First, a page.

The sun’s in the middle of an orbiting swarm
In the distance it’s cold, but closer it’s warm
And humanity’s carried like fleas on a bird
Though the first time you hear it, it may sound absurd.

So here’s the big picture of the solar system and humanity’s place in it. But there are so many directions we could take this, I think we’re better off not dwelling on the overview, so I’ll just make a couple of brief points. If you ask what sort of a swarm the solar system is, one answer is that it’s smaller and less chaotic than it used to be, because over billions of years, many original members have been eliminated one collision or ejection at a time. Also, there are some differences between planets and birds, for example flocks of birds don’t follow Kepler’s Third Law.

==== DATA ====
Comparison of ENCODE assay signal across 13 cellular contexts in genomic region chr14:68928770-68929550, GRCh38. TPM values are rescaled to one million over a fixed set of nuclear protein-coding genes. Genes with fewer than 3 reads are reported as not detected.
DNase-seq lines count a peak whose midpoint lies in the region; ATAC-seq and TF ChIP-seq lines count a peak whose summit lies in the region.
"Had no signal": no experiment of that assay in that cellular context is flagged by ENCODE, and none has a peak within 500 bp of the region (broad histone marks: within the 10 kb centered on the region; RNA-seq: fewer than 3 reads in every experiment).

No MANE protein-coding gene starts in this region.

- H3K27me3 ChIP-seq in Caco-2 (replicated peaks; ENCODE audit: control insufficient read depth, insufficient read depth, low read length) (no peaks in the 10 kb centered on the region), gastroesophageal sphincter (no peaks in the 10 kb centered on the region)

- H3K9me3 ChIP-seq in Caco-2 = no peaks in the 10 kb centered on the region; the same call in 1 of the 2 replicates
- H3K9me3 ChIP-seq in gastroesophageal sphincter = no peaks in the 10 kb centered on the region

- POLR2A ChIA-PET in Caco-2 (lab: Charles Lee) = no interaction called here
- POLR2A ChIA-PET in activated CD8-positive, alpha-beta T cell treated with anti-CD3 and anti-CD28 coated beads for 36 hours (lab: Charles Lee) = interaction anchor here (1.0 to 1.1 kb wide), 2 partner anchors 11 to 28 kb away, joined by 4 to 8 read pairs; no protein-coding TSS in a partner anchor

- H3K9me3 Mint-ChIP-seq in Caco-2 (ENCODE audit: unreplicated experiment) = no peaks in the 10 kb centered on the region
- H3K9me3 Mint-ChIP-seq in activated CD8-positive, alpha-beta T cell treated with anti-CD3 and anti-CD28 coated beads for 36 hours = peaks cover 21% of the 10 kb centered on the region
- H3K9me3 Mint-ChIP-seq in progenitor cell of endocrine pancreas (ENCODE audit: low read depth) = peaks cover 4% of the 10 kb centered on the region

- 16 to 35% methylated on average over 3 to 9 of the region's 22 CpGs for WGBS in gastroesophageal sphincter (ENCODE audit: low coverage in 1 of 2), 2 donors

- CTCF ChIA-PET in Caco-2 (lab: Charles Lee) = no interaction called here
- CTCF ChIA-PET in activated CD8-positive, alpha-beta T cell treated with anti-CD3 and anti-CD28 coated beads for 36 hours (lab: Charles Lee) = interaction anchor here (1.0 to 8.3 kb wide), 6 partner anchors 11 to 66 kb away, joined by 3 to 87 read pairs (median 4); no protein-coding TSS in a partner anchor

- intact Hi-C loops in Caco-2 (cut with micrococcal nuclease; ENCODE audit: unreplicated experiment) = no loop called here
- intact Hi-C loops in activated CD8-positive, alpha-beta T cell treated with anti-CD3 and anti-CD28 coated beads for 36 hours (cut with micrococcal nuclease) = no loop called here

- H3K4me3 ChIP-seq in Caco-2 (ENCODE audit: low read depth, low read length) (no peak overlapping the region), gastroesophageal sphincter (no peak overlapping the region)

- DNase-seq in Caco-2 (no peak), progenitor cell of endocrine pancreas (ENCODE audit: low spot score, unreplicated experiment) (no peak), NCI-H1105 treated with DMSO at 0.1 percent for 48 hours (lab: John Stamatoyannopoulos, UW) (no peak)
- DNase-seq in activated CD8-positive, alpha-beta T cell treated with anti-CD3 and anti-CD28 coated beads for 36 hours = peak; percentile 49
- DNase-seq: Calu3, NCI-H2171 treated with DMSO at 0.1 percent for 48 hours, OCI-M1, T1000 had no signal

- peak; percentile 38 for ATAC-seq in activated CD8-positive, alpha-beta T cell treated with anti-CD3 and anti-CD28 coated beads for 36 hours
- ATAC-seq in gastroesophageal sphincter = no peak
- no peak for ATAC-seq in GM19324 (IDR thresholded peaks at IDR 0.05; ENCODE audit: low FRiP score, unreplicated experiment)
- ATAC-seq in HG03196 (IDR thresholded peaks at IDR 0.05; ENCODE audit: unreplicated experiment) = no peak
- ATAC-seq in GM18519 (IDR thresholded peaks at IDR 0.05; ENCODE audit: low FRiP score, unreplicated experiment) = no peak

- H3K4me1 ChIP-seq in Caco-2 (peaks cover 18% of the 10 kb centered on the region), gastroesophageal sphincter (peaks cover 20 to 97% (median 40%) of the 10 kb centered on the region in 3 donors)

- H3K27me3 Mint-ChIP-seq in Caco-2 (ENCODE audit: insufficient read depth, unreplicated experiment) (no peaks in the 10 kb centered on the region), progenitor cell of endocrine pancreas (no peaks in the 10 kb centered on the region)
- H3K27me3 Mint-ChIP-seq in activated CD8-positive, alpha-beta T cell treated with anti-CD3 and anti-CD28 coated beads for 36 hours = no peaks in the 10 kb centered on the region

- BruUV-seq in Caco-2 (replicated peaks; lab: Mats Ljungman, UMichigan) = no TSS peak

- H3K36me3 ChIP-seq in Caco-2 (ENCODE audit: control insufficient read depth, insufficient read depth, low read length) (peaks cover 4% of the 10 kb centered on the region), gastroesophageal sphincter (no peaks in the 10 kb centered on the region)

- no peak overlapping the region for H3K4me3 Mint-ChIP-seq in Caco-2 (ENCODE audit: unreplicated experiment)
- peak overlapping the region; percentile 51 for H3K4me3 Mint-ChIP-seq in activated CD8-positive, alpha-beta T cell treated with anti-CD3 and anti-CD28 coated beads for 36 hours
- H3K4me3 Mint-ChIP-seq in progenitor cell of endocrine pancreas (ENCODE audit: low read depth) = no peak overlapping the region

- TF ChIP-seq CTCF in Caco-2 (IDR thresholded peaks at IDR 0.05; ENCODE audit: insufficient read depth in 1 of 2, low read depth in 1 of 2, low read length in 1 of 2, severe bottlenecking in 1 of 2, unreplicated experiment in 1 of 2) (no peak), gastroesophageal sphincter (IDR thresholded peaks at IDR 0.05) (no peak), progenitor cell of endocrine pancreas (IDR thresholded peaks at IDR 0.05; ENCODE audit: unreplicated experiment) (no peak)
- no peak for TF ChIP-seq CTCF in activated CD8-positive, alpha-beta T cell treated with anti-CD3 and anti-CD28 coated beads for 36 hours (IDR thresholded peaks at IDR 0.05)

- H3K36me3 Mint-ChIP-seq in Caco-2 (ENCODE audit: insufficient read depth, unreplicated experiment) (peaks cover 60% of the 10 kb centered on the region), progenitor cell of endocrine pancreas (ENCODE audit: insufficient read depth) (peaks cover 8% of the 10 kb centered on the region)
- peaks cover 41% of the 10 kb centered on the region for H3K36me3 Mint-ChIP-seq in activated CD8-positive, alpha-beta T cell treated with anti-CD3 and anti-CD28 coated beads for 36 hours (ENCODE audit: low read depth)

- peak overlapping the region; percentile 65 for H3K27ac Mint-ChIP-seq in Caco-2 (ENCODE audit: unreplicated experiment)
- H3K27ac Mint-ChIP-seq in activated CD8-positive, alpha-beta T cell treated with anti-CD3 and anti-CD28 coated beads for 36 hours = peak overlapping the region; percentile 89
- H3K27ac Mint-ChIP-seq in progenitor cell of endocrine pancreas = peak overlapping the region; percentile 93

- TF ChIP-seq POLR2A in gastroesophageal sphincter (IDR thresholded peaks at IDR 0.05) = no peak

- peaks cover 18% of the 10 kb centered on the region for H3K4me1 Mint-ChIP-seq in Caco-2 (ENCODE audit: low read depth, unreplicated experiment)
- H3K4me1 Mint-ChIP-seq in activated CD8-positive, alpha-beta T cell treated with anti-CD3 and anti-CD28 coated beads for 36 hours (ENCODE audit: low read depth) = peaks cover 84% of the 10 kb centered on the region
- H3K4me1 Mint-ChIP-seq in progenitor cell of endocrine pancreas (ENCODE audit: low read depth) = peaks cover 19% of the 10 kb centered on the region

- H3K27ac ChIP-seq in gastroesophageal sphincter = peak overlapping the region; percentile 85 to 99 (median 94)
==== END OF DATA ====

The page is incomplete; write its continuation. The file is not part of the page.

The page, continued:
We’ve always looked above and seen lights in the sky
We’ve been watching them move and wondering why
And we’ve found they’re worlds in our very own flock
With their own sorts of clouds and mountains and rock.